Welcome to the laboratory of democracy—which happens to be whatever state you’re living in, says the CEO of the National Conference of State Legislatures.
“States can look at all these areas—education, transportation, criminal justice—and pioneer policies that may or may not work at the national level,” Tim Storey says in a conversation about the website A Starting Point with actor Chris Evans and actor/producer Mark Kassen. The video-based site, which Evans, Kassen and tech entrepreneur Joe Kiani launched with an accompanying app in 2020, is aimed at creating bipartisan communications between elected officials and voters.
The stuff that really matters to people is happening in state government, with governors and legislatures working together. —NCSL CEO Tim Storey
Storey says the phrase “laboratories of democracy” was coined by Supreme Court Justice Louis Brandeis in 1932.
“(He was) basically saying, states can pioneer their own policy,” Storey says, pointing to the evolution of marijuana law, starting with legalization by Colorado and Washington state, as an example. “Other states have looked at that to see how it’s going and have followed it.”
Another example: the Affordable Care Act, which was based on a Massachusetts law. California has recently passed major environmental legislation, Storey says, including a measure that outlaws gas-powered vehicles and another that requires the state to get 90% of its energy from renewable sources by 2035. And Texas allows the open carry of guns without a permit.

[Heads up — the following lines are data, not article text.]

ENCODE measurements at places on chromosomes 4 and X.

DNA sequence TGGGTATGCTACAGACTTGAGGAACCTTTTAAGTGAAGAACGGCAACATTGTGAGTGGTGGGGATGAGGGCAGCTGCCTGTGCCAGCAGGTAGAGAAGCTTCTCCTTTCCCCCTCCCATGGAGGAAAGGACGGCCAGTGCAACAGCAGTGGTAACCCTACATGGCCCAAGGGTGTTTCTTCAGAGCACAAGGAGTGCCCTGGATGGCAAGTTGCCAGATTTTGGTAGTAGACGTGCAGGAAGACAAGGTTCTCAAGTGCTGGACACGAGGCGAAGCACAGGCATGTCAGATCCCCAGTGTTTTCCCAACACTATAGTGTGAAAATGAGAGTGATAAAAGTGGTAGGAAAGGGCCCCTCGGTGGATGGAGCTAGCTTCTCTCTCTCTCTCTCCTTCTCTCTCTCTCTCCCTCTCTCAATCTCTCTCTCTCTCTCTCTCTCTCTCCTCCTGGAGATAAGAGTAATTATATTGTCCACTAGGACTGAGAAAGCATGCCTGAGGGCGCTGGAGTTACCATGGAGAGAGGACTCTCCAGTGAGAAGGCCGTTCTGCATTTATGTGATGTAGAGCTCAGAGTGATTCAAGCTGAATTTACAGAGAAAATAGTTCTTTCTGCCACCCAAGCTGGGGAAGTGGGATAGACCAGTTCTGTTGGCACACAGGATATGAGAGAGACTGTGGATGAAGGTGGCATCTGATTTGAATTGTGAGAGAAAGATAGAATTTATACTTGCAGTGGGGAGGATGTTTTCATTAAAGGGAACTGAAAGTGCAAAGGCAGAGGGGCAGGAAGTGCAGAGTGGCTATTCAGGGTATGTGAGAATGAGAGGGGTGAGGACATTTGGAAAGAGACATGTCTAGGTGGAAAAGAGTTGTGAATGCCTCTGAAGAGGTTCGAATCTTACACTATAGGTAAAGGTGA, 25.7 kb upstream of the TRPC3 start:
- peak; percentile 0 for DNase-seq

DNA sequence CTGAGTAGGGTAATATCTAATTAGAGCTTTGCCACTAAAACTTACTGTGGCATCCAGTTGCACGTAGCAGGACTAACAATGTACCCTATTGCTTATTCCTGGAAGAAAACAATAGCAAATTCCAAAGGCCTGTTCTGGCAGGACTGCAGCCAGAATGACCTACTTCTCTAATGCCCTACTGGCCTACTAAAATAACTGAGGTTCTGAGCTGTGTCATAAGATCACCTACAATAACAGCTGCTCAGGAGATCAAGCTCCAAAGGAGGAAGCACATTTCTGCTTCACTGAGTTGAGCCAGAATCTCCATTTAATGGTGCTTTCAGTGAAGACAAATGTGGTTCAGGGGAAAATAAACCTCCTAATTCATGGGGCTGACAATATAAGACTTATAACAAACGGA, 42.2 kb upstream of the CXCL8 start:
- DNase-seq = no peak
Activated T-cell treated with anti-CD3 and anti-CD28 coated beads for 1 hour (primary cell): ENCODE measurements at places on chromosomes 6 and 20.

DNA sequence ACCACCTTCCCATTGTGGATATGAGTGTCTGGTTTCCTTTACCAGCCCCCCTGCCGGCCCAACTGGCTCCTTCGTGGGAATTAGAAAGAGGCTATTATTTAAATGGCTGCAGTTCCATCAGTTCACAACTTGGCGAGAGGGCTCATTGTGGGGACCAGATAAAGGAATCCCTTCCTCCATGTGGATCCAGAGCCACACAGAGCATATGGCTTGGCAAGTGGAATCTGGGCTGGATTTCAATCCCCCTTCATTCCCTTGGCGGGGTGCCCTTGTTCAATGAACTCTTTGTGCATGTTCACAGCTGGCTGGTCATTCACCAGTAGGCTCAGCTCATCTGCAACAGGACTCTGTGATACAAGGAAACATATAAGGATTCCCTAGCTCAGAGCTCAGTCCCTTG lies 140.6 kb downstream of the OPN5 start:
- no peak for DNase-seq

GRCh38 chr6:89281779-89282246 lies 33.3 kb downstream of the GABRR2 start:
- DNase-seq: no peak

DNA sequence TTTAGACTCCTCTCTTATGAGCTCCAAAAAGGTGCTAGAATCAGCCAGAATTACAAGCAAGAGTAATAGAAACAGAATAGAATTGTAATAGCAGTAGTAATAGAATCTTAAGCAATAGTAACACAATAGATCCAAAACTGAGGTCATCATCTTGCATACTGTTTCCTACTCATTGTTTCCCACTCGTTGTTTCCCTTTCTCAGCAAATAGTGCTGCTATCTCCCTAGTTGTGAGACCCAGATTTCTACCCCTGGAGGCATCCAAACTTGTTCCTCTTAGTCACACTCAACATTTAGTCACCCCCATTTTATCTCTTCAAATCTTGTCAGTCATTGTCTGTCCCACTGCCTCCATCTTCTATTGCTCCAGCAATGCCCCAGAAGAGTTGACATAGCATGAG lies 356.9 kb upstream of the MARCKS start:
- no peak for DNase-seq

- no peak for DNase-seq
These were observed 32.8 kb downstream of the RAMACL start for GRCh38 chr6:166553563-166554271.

So, what are the areas where states play a greater tole than the federal government?
“My glib answer is, all of them,” Storey says. “Because I would say, the stuff that really matters to people is happening in state government, with governors and legislatures working together.”
Storey says states raise about $2 trillion in taxes, “so they’ve got to make a lot of difficult decisions that people care about,” Storey says. “Are we going to pay teachers more? Are we going to put more highway patrol out on the road?”
Ballot Measures Give Voters More Say
Through ballot measures—130 of which will be decided in 36 states in the midterm elections on Nov. 8—citizens are able to have an even greater say in the laws they will live under, Storey says.
Ballot measures can come directly from the legislature as a referendum, or they can arise as citizen initiatives, which are available in about half the states, he says.
In states such as California, Washington and Colorado, “people can get enough signatures about changing this law or that law,” Storey says, adding that six states have abortion laws on the ballot that went through the citizen initiative process—three of which would add the right to an abortion to the state constitution, while three others would restrict abortion further.
Election processes are on the ballot in some states, including Nevada, which is looking to join Alaska and Maine in using ranked choice voting, which allows voters to rank candidates based on preference, Storey says.
“And that’s truly a real change in how we’re governed as a country,” he says. “That’s a pretty radical direction for the country in terms of how we count votes for office.”
Lisa Ryckman is an associate director in NCSL’s Communications Division.